I’m linking up today with Pour Your Heart Out Wednesday with Shell!
Over the last few days, a woman who I consider a dear, dear friend has been re-living what she dealt with 5 years ago this week.
She was fighting to save her daughter.
Before she was three, Colette had been diagnosed with Stage 4 Neuroblastoma, an aggressive cancer of the nervous system. Her May, 2005 diagnosis led to surgery, months of chemotherapy, and finally, in that first week of December, a stem-cell transplant.
My heart broke for a family, terrified, facing unknown battles. For a little girl, only a few months younger than my own E, who would spend Christmas in a hospital, isolated, while her family prayed the stem cells would graft in, and her body would begin to heal.
As I read over the CaringBridge posts from 5 years ago, I remember sitting in tears at my computer. I remember praying as hard as I had ever prayed for God to heal that little girl.
Blood transfusions. Feeding tubes. Central lines. Stem cell transplants. Chemotherapy. Radiation. Surgeries. All at a hospital 5 hours from home.
She was three. years. old.
For Christmas, they put a sparkly pink tinsel tree in her room. Many of us sent gifts. We left notes of support and prayer on her page.
We loved her.
And we still get to.
This is Colette in October. Notice her hearing aids. The substantial loss in hearing she has is a direct result of the chemotherapy. That’s because pediatric cancer research is sorely underfunded, and often, adult treatments are used to fight childhood cancers.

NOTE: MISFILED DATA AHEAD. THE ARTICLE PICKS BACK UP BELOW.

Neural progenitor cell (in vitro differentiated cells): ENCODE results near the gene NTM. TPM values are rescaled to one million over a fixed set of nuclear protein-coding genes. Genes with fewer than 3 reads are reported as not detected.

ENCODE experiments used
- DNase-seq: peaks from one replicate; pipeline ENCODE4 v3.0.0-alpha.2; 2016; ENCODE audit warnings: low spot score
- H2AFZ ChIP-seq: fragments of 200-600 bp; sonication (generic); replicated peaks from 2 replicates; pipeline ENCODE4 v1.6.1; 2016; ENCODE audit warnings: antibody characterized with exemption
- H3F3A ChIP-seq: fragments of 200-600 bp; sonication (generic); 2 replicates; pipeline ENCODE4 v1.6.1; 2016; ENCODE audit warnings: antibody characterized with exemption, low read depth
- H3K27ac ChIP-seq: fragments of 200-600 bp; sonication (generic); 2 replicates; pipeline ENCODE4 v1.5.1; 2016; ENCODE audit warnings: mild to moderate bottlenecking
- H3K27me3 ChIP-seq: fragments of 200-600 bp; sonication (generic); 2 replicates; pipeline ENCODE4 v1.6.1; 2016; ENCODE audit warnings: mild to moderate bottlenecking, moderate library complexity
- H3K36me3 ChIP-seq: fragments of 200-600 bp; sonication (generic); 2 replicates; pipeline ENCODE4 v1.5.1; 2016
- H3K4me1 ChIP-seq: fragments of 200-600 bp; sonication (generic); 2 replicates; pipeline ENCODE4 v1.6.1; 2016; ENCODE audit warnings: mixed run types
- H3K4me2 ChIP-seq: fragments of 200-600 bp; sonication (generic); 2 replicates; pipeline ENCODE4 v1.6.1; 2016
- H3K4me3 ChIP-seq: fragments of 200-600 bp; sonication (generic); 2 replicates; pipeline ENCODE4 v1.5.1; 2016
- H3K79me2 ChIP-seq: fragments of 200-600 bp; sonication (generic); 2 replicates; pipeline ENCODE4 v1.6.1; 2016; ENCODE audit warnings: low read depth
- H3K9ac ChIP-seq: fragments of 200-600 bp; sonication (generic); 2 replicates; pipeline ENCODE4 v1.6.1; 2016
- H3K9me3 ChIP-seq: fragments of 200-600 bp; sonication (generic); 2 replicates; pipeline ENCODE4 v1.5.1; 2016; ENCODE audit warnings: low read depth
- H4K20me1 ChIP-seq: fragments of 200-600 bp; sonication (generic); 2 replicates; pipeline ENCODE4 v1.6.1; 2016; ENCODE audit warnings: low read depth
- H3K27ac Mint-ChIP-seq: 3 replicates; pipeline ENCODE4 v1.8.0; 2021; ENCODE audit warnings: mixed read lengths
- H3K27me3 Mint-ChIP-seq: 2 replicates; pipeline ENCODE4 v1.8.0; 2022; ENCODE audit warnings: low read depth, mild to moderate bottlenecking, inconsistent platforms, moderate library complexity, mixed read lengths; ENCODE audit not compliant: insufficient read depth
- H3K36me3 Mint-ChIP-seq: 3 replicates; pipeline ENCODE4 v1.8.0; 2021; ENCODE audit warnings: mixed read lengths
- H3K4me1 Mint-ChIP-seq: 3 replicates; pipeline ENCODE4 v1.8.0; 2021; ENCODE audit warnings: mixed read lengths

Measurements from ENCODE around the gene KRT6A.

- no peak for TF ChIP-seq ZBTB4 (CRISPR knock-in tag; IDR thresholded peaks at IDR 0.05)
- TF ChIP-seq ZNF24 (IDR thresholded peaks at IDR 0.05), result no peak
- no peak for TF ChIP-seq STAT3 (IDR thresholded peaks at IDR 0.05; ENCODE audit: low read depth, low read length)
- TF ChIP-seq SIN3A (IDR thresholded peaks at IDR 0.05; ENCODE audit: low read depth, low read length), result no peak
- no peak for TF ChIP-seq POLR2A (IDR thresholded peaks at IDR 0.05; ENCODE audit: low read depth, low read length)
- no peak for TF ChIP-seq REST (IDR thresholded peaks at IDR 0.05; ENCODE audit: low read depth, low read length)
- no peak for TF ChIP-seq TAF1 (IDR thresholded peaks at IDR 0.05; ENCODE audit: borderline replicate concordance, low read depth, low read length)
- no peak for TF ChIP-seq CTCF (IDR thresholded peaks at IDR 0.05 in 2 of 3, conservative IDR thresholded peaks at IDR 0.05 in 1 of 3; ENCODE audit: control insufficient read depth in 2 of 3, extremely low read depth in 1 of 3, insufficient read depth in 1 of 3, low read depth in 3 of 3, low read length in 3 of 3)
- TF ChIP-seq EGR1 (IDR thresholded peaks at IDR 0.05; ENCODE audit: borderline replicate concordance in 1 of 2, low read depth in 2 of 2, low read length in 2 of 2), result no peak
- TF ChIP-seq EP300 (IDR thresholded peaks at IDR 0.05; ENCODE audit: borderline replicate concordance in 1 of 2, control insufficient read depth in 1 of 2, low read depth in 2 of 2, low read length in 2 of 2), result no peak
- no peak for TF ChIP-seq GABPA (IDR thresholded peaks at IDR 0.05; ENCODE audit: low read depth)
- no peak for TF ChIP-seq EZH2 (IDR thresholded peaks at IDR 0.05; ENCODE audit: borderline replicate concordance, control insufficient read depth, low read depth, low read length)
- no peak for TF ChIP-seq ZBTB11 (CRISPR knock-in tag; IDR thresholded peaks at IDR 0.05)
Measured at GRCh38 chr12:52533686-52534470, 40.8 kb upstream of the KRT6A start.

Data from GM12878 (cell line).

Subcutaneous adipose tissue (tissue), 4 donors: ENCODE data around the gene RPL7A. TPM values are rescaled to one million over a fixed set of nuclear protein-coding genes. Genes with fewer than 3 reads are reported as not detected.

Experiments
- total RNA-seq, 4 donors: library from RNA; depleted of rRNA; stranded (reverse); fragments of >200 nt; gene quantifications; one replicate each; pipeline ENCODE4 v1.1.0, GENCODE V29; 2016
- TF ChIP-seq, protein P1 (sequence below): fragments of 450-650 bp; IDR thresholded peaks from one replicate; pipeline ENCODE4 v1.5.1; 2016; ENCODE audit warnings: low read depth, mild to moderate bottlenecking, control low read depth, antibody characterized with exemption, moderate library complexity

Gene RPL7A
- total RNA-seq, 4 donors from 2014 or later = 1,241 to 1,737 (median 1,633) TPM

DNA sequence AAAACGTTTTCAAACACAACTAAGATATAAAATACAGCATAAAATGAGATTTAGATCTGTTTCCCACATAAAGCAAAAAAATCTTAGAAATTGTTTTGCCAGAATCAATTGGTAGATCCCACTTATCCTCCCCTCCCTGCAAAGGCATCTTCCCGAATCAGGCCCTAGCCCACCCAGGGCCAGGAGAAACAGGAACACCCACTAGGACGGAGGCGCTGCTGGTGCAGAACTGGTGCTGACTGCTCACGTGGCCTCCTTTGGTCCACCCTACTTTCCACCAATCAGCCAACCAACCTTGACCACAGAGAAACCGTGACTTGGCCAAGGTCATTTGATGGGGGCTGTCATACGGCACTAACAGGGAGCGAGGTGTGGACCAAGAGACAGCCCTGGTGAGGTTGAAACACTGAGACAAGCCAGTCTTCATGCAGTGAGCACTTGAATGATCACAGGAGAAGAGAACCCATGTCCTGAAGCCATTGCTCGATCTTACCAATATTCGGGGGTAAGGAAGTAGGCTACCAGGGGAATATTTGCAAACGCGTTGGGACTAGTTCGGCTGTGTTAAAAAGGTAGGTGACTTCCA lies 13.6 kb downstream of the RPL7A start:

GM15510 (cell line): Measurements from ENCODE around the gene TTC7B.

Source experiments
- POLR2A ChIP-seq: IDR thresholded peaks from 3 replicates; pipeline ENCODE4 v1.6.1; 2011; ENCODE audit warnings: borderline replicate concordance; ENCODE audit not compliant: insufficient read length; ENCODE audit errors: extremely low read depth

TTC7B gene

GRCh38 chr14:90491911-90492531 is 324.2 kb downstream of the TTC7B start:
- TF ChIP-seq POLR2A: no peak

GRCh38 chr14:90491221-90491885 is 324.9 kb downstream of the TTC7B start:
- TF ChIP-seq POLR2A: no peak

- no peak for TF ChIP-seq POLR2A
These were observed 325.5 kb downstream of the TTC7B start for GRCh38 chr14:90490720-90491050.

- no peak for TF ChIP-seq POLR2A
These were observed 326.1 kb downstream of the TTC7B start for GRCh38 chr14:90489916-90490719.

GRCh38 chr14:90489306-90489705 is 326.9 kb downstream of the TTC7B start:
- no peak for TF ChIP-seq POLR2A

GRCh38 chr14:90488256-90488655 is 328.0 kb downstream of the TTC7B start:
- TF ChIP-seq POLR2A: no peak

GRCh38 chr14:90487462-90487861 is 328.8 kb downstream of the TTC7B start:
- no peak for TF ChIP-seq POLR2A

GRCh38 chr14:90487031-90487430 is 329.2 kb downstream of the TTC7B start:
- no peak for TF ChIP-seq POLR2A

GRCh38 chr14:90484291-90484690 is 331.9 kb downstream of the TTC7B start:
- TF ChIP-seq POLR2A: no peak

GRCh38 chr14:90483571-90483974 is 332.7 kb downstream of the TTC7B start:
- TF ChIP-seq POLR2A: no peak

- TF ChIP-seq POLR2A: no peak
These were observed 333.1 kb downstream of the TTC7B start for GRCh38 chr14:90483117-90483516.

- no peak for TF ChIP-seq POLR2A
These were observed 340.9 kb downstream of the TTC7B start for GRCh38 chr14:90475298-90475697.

They aren’t sure if Colette will ever have children, the impact on her reproductive system is unclear at this stage. The risk of secondary cancers for her is high as a function of the treatments she received to fight the neuroblastoma.
Here’s the part where I pour out my heart.
I have three healthy kids. I’m so incredibly blessed, even when they are driving me crazy. There are days when I forget that. When I yell at them, not because they’re being ridiculous, but because I don’t have the patience for the silliness at that moment. When I’m frustrated that they aren’t trying hard enough on a homework assignment, and I lose track of the fact that they are healthy enough to go to school every day.
I lose sight of how lucky I am.
And then, I feel that much worse when I’m short with them. When I’m impatient. When I’m harsh.
We spend so much time and energy focusing on outward appearances, we lose sight of what we have right here in front of us. We become so overwhelmed by work, chores around the house, social engagements, volunteer work, even things like blogs, we miss the miracles that happen every day.
Or maybe that’s just me.
And that? That’s the part that scares me the most. The part where you go “Am I the only one? Are there other mom’s who feel that way too? Or is it really JUST me?”
And then you get into a spiral of feeling like a mom-failure.
As I re-read Tammy’s thoughts, fears, prayers from those terrifying days five years ago, I am reminded of just how lucky I am. And how much I need to remember that.